When George Washington became the first President of the United States in 1790, he selected Alexander Hamilton to be his first Secretary of the Treasury. Although Hamilton served in Washington's cabinet for only five years, many historians regard him as the greatest and most influential Secretary of the Treasury in U.S. history. As Secretary, Hamilton wrote five key reports that established American economic policy. The first and last of these reports were his Reports on the Public Credit in which Hamilton argued that the United States government should assume the debts of all the state governments. Hamilton also encouraged Congress to pay the interest on the debts the country owed, not just the principle. He believed that these measures would give credibility and stability to the American economic system. Hamilton also wrote a report to convince Congress to establish a national bank to control the country's finances, and followed this up with a report encouraging Congress to draft a Mint Act to create a national mint and stable national currency.

Hamilton also wrote the prophetic On the Subject of Manufactures, which argued that the United States should shift the bulk of its economy from agriculture to industry. Hamilton believed that manufacturing would bring more money into the country, but Secretary of State Thomas Jefferson disagreed with this argument, and believed that a nation based on business would jeopardize the republican ideals the nation was founded upon. Hamilton and Jefferson differed on other issues, most notably in their interpretations of the Constitution. Hamilton followed a loose interpretation of the Constitution, which he believed permitted everything that it did not expressly forbid. Jefferson, on the other hand, was a strict constructionist who believed that the Constitution forbade everything it did not expressly permit. Jefferson and Hamilton's battles spread throughout the nation and laid the foundations for the first political parties.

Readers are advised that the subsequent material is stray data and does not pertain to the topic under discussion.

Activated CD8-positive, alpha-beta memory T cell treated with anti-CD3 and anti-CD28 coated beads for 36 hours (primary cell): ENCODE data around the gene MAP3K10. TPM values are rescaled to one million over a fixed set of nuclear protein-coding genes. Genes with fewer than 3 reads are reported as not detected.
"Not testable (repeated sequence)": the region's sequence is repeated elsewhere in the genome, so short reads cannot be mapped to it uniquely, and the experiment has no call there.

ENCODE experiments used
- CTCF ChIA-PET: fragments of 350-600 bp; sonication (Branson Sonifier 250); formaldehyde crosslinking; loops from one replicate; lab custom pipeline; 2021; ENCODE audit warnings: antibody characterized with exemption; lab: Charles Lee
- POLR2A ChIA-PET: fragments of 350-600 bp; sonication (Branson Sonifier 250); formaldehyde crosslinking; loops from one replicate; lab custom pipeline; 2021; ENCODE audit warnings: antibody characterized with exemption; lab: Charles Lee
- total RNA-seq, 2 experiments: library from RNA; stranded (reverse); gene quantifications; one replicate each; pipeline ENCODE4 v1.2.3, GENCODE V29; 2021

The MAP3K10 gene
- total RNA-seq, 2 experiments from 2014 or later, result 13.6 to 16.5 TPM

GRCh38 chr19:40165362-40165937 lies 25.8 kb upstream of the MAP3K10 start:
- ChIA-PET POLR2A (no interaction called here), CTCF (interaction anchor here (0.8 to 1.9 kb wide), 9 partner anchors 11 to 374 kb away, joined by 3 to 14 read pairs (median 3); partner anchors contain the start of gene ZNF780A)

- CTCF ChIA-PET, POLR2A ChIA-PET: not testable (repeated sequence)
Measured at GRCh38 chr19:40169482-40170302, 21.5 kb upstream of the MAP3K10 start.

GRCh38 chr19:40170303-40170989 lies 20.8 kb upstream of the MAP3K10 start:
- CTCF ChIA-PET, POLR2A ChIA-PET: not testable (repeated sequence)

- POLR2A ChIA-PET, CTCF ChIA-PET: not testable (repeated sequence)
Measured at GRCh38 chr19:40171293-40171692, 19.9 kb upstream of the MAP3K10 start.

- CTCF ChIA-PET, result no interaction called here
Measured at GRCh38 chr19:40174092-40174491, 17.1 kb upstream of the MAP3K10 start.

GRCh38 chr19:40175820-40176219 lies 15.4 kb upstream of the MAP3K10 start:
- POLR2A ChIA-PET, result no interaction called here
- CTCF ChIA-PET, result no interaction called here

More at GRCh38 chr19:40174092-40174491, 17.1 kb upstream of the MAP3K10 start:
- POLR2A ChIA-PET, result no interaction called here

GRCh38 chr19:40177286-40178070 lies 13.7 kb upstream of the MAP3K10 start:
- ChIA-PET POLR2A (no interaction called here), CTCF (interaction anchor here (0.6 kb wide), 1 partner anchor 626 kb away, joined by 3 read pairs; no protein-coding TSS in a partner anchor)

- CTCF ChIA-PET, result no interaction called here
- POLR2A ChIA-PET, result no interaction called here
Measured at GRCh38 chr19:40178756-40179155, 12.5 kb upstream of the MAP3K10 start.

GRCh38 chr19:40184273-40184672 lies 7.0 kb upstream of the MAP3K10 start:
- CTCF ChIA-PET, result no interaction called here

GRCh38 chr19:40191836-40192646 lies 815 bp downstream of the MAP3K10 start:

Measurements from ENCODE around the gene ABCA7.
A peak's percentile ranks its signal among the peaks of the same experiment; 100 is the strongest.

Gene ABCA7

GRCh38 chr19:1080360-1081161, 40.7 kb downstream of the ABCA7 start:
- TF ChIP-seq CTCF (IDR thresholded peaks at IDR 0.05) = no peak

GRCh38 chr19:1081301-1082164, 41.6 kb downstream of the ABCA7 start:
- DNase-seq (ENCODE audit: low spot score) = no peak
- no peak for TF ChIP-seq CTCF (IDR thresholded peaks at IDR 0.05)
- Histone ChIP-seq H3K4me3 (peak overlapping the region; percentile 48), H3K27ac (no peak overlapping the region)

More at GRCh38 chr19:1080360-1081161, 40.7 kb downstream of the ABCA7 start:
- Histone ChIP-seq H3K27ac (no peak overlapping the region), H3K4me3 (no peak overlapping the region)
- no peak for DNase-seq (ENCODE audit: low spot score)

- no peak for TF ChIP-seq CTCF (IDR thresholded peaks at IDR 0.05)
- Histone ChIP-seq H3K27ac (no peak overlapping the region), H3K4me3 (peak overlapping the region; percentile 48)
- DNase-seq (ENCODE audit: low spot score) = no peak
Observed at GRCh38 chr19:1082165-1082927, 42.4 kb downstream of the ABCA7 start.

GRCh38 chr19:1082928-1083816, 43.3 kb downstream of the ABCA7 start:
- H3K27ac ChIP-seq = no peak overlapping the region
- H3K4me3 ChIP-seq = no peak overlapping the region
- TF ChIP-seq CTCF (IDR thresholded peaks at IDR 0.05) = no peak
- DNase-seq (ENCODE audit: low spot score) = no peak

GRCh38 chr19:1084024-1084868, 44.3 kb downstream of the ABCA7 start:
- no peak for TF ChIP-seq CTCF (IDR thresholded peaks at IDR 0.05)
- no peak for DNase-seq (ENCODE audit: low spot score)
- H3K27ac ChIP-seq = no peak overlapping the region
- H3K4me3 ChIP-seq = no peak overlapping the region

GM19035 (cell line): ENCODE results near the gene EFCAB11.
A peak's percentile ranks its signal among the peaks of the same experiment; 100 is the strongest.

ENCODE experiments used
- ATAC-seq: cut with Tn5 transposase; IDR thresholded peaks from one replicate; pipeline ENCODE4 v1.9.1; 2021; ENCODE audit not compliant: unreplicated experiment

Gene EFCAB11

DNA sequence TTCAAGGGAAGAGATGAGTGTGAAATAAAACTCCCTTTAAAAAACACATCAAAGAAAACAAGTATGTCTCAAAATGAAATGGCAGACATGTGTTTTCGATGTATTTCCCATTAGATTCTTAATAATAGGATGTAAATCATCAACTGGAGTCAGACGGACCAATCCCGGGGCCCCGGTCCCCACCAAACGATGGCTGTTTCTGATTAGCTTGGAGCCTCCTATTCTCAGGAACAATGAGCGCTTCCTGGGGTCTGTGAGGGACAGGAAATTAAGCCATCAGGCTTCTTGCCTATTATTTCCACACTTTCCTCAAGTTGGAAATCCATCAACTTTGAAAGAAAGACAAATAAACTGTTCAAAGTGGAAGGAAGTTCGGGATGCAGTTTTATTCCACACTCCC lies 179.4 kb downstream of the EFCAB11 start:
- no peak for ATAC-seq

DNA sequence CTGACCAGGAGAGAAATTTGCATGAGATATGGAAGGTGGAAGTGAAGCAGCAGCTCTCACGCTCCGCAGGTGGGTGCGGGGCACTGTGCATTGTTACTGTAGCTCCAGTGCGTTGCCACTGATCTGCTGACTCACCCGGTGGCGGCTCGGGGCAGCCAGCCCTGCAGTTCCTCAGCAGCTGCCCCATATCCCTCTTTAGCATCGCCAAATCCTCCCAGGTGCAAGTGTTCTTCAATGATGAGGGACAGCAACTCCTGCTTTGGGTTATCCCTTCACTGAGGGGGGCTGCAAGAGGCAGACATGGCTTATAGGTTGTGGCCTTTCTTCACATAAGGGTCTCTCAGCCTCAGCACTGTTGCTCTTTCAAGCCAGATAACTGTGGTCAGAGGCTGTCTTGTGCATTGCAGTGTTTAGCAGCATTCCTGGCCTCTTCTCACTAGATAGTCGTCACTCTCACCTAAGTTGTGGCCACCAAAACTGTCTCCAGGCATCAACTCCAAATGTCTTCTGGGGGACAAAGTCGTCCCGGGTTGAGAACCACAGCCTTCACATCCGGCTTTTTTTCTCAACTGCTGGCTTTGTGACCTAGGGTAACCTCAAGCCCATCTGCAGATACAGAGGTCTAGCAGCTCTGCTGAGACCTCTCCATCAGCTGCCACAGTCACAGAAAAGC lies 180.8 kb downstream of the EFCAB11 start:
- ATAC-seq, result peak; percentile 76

As Secretary of the Treasury, Hamilton also became involved in foreign policy. He encouraged President Washington to send John Jay to England in 1794 to negotiate a settlement to end a dispute between the two countries. In 1797, Hamilton also asked President John Adams to send Jay to Paris for the same reason. Hamilton resigned from his position in Washington's cabinet in 1795 and returned to his law practice. Hamilton did not remain entirely out of the political world after his resignation, but his involvement in politics after the late 1790s did his cause more harm than good. In the election of 1800, for example, Hamilton inadvertently split the Federalist Party to allow his rival, Thomas Jefferson, to become President of the United States.

In 1804, Hamilton wrote a series of essays against another rival, Aaron Burr that was partly responsible for Burr's loss in that year's New York gubernatorial race. Burr blamed Hamilton for his loss and challenged Hamilton to a duel in which he shot Hamilton. Hamilton died the next day on July 11, 1804, at the age of forty-seven.